• Reports from water companies provided
denominator information (# houses supplied in
each district)
The natural experiment
• The preceding table included:
- districts served by both companies in an
intermingled fashion (i.e., the natural
experiment) and
- districts served by only one of the
companies.
- the relative risk = 315/ 37 = 8.5
The natural experiment
• Because Snow combined both districts with
and without intermingled supplies,
confounding bias by SES factors was still
possible:
- the districts served only by Lambeth Co. were
wealthier than those served only by Southwark &
Vauxhall.
• When Snow later focused only on the
districts with intermingled supplies, the
relative risk fell from 8.5 to 6.9.
The Broad Street Pump
Outbreak
INSTANCES OF THE COMMUNICATION OF CHOLERA THROUGH THE
MEDIUM OF POLLUTED WATER IN THE NEIGHBORHOOD OF BROAD
STREET, GOLDEN SQUARE
(August 31 – September 9)
The most terrible outbreak of cholera which ever occurred in this
kingdom, is probably that which took place in Broad Street, Golden
Square, and the adjoining streets, a few weeks ago. Within two hundred
and fifty yards of the spot where Cambridge Street joins Broad Street,
there were upwards of five hundred fatal attacks of cholera in ten days.
Source: Snow J. On the Mode of Communication of Cholera, p 38.
The Broad Street Pump
Outbreak
• Snow began the investigation with:
- a hypothesis from his previous work
-
sewage-contaminated drinking water is a
cause of cholera
- a working knowledge of the cluster area
(he resided nearby).
The Broad Street Pump Outbreak
• Piped water not contaminated by sewage.
• Water samples on 9/3 from pumps near Golden
Sq. found that all except the Broad St. pump
had visible impurities.
• However, local residents reported foul smells
from the Broad St. pump water the day before
the pump samples were taken.
• Days later, small flocculent particles were
detected in Broad St. sample.
The Broad Street Pump Outbreak:
difficulties of exposure assessment
• Variability in sampling results over time
-
sampling a day earlier may have found visible
contamination in Broad St pump water
• Uncertainties about relevant contaminant
- visible particles seen immediately?
- flocculent particles seen days later?
• High or unknown detection limits
• Lack of information on contaminant sources
(e.g.,local cesspool near pump)
The Broad Street Pump Outbreak:
case series evaluation
• 61 of 73 cases drank water from the Broad
St. pump; 6/73 did not; 6/73 unknown.
• 2 cases living far from the area used water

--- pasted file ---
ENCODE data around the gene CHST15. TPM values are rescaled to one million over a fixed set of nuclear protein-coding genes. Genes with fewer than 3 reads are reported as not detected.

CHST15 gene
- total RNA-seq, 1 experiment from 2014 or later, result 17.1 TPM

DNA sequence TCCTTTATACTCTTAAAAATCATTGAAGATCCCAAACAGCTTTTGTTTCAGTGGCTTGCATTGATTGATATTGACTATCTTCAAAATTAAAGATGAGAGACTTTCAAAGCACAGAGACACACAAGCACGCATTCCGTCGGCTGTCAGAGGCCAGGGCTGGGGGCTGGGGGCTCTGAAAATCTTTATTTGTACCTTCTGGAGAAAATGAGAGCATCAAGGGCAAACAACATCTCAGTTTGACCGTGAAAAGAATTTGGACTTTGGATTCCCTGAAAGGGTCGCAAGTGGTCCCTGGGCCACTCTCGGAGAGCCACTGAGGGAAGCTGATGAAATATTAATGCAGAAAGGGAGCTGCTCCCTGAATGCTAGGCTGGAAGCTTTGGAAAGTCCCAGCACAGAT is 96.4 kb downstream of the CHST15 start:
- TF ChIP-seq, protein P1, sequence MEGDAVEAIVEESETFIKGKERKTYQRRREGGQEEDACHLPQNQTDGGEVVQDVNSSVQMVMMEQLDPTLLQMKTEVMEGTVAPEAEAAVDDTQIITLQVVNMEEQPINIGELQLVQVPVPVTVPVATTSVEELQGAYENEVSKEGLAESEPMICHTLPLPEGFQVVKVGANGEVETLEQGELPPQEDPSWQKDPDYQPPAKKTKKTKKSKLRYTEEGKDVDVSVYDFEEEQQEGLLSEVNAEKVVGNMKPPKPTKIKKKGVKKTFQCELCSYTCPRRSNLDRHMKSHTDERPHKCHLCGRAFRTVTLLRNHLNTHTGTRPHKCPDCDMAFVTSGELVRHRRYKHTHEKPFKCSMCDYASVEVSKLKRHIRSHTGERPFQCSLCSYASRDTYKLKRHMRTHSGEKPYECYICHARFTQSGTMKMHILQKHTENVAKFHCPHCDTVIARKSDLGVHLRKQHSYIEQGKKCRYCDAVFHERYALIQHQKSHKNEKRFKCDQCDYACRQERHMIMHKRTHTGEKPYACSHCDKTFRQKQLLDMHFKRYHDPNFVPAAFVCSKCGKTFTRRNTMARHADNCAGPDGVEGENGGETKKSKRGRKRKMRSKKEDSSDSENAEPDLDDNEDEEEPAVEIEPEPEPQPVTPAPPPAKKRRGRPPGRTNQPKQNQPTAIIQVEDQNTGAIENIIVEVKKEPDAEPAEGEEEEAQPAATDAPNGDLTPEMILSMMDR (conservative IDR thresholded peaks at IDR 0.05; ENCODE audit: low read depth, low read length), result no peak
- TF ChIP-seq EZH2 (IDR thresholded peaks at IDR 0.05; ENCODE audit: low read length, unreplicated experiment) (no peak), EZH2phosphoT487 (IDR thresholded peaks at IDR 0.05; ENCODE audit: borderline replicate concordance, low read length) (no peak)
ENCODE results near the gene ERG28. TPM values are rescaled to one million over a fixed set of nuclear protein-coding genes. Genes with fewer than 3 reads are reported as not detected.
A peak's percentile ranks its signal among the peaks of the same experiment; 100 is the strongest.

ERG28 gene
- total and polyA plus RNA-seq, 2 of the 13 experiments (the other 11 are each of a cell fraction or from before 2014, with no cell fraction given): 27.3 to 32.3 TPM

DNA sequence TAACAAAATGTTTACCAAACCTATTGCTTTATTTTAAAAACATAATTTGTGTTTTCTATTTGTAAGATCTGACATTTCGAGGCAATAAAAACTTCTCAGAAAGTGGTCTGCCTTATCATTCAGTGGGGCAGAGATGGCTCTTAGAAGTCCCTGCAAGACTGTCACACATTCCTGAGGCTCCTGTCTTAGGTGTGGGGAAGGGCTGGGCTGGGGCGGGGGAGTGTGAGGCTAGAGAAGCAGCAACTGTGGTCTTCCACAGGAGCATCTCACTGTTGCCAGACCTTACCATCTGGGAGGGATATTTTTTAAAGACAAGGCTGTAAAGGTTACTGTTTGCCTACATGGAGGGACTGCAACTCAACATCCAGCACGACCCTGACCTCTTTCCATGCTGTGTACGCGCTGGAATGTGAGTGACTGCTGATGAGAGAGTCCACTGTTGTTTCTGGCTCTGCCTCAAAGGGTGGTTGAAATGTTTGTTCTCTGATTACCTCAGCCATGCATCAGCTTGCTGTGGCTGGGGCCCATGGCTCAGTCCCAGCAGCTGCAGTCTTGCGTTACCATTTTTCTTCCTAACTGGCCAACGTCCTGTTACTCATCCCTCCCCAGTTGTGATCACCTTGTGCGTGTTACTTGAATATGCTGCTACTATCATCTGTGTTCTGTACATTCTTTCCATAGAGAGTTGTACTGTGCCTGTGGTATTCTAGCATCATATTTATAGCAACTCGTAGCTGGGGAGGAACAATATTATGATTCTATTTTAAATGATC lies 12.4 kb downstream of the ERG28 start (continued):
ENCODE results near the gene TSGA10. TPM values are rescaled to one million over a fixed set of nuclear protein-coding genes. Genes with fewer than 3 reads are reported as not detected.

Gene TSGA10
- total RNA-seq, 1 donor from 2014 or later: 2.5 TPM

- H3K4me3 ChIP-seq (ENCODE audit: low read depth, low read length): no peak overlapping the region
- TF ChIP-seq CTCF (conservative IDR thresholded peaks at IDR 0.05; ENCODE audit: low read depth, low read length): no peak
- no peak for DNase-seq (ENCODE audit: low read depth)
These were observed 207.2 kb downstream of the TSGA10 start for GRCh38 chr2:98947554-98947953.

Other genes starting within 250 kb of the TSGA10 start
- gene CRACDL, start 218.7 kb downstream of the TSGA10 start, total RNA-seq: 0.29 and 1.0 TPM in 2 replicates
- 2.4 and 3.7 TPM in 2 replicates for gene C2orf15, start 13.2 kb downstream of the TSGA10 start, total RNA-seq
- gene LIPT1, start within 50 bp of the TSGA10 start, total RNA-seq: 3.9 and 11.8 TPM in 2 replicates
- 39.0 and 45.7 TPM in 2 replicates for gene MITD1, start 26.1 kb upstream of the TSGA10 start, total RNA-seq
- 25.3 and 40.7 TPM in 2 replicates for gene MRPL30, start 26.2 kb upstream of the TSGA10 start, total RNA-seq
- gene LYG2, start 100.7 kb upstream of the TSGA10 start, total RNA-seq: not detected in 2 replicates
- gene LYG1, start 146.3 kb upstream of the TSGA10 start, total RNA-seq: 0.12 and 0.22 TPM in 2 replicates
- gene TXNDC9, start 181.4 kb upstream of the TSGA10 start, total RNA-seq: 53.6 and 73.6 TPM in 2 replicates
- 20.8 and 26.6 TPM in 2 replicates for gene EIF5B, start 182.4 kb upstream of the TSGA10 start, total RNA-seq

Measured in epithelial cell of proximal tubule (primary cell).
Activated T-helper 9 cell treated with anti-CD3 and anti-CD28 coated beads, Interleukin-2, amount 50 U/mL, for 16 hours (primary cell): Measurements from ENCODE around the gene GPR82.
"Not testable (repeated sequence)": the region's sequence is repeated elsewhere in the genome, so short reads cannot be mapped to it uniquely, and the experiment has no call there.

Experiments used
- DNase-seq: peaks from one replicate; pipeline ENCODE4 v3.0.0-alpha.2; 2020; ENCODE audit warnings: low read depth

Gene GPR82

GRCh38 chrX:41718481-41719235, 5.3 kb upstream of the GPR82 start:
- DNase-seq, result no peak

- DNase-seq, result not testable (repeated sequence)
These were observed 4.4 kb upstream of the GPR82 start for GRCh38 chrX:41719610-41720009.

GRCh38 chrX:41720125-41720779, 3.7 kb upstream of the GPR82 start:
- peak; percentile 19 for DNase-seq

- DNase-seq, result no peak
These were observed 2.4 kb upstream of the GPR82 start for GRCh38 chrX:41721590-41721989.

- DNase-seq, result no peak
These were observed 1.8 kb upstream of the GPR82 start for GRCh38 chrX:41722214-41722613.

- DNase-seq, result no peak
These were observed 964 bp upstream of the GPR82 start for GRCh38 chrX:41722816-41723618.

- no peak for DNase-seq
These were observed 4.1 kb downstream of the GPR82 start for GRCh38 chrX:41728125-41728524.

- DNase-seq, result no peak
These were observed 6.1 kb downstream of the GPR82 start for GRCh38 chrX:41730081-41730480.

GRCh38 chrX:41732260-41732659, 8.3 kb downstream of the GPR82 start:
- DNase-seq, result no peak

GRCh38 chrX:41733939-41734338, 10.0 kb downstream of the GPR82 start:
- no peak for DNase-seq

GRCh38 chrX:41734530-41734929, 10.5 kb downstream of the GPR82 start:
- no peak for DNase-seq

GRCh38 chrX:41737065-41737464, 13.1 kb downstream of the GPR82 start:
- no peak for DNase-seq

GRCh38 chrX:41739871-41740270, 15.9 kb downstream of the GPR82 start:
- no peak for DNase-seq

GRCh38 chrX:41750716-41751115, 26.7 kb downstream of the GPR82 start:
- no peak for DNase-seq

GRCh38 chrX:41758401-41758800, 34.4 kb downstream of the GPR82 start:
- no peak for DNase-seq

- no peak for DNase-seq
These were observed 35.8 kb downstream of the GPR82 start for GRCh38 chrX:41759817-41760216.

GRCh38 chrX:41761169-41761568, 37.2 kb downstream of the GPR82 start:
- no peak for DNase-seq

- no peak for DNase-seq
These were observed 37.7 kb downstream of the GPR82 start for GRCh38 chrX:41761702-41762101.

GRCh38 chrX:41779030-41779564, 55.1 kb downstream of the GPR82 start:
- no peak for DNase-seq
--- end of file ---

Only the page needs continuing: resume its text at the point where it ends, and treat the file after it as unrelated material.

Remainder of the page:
from the Broad St. pump.
• No outbreak among those in the outbreak
area who did not use Broad St. pump
- 5 deaths among 535 inmates
- 0 deaths among 70 brewery workers
Cholera outbreak in Golden Square,
Broad Street, London 1854
Lessons from Snow’s
Investigations
• Based on review of what was known about
cholera, Snow formed a hypothesis:
- sewage in drinking water causes cholera
• Snow tested hypothesis using available data
to conduct an ecologic study comparing
cholera rates in districts and subdistricts
Lessons from Snow’s
Investigations
• Snow recognized the limitations of the
ecologic study:
- could not directly link individual cases to exposure
to contaminated drinking water
- alternative explanation for findings: confounding
by SES factors
Lessons from Snow’s
Investigations
• Snow identified a study area and
study population that:
- provided an excellent exposure contrast
(high vs no exposure)
- minimized confounding by SES factors
-
districts with intermingled supplies of high and
low contamination serving homes in a virtual
random fashion - a natural experiment
Lessons from Snow’s
Investigations
• shoe-leather epidemiology approach
to case verification & exposure
assessment:
- visiting the homes of the cholera cases
- obtaining verification of source of water for
each case residence (receipt, water
sample)
Lessons from Snow’s
Investigations
• collected denominator data from water
companies in order to calculate disease
rates among exposed and unexposed.
Lessons from Snow’s
Investigations
• Explored alternative explanations:
- focused on districts with intermingled supplies to
minimize confounding by SES factors
- in the cluster investigation, Snow identified:
-
-
brewery workers and inmates unexposed to the
contaminated water but worked in cluster area in
order to rule out air pathway of exposure
high SES cholera cases living far from the cluster
area whose only link to the cluster was drinking from
Broad St pump
Lessons from Snow’s
Investigations
• Snow found an association between
exposure and disease and used this
information for prevention
• Snow utilized tables and maps to present a
strong case for a causal relationship between
sewage-contaminated drinking water and
cholera